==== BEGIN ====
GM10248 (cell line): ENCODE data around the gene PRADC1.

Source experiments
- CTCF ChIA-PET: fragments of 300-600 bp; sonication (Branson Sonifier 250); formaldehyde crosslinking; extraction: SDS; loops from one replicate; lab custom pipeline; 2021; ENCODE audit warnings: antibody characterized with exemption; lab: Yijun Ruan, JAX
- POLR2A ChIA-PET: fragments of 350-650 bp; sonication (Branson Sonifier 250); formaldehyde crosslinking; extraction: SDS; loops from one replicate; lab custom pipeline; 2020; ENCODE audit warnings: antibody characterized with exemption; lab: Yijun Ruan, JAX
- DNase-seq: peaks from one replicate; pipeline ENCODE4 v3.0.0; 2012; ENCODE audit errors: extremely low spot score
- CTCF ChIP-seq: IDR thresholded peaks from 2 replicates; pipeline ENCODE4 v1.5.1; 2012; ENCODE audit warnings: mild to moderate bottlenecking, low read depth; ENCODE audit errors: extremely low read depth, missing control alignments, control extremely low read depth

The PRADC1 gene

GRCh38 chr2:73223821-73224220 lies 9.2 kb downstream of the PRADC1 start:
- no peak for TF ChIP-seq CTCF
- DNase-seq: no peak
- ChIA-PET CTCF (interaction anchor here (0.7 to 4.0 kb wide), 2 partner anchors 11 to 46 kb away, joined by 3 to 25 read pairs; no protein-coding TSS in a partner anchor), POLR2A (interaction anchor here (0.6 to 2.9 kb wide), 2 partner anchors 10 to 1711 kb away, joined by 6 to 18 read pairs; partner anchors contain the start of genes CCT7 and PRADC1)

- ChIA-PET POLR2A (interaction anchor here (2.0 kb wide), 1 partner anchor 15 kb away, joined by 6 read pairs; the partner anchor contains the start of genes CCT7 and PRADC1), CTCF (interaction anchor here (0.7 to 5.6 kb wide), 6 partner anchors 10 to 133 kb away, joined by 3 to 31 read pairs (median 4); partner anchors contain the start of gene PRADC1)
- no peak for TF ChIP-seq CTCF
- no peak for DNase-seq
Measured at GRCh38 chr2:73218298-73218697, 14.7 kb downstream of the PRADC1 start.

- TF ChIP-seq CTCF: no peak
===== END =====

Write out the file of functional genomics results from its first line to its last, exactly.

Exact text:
GM10248 (cell line): ENCODE data around the gene PRADC1.

Source experiments
- CTCF ChIA-PET: fragments of 300-600 bp; sonication (Branson Sonifier 250); formaldehyde crosslinking; extraction: SDS; loops from one replicate; lab custom pipeline; 2021; ENCODE audit warnings: antibody characterized with exemption; lab: Yijun Ruan, JAX
- POLR2A ChIA-PET: fragments of 350-650 bp; sonication (Branson Sonifier 250); formaldehyde crosslinking; extraction: SDS; loops from one replicate; lab custom pipeline; 2020; ENCODE audit warnings: antibody characterized with exemption; lab: Yijun Ruan, JAX
- DNase-seq: peaks from one replicate; pipeline ENCODE4 v3.0.0; 2012; ENCODE audit errors: extremely low spot score
- CTCF ChIP-seq: IDR thresholded peaks from 2 replicates; pipeline ENCODE4 v1.5.1; 2012; ENCODE audit warnings: mild to moderate bottlenecking, low read depth; ENCODE audit errors: extremely low read depth, missing control alignments, control extremely low read depth

The PRADC1 gene

GRCh38 chr2:73223821-73224220 lies 9.2 kb downstream of the PRADC1 start:
- no peak for TF ChIP-seq CTCF
- DNase-seq: no peak
- ChIA-PET CTCF (interaction anchor here (0.7 to 4.0 kb wide), 2 partner anchors 11 to 46 kb away, joined by 3 to 25 read pairs; no protein-coding TSS in a partner anchor), POLR2A (interaction anchor here (0.6 to 2.9 kb wide), 2 partner anchors 10 to 1711 kb away, joined by 6 to 18 read pairs; partner anchors contain the start of genes CCT7 and PRADC1)

- ChIA-PET POLR2A (interaction anchor here (2.0 kb wide), 1 partner anchor 15 kb away, joined by 6 read pairs; the partner anchor contains the start of genes CCT7 and PRADC1), CTCF (interaction anchor here (0.7 to 5.6 kb wide), 6 partner anchors 10 to 133 kb away, joined by 3 to 31 read pairs (median 4); partner anchors contain the start of gene PRADC1)
- no peak for TF ChIP-seq CTCF
- no peak for DNase-seq
Measured at GRCh38 chr2:73218298-73218697, 14.7 kb downstream of the PRADC1 start.

- TF ChIP-seq CTCF: no peak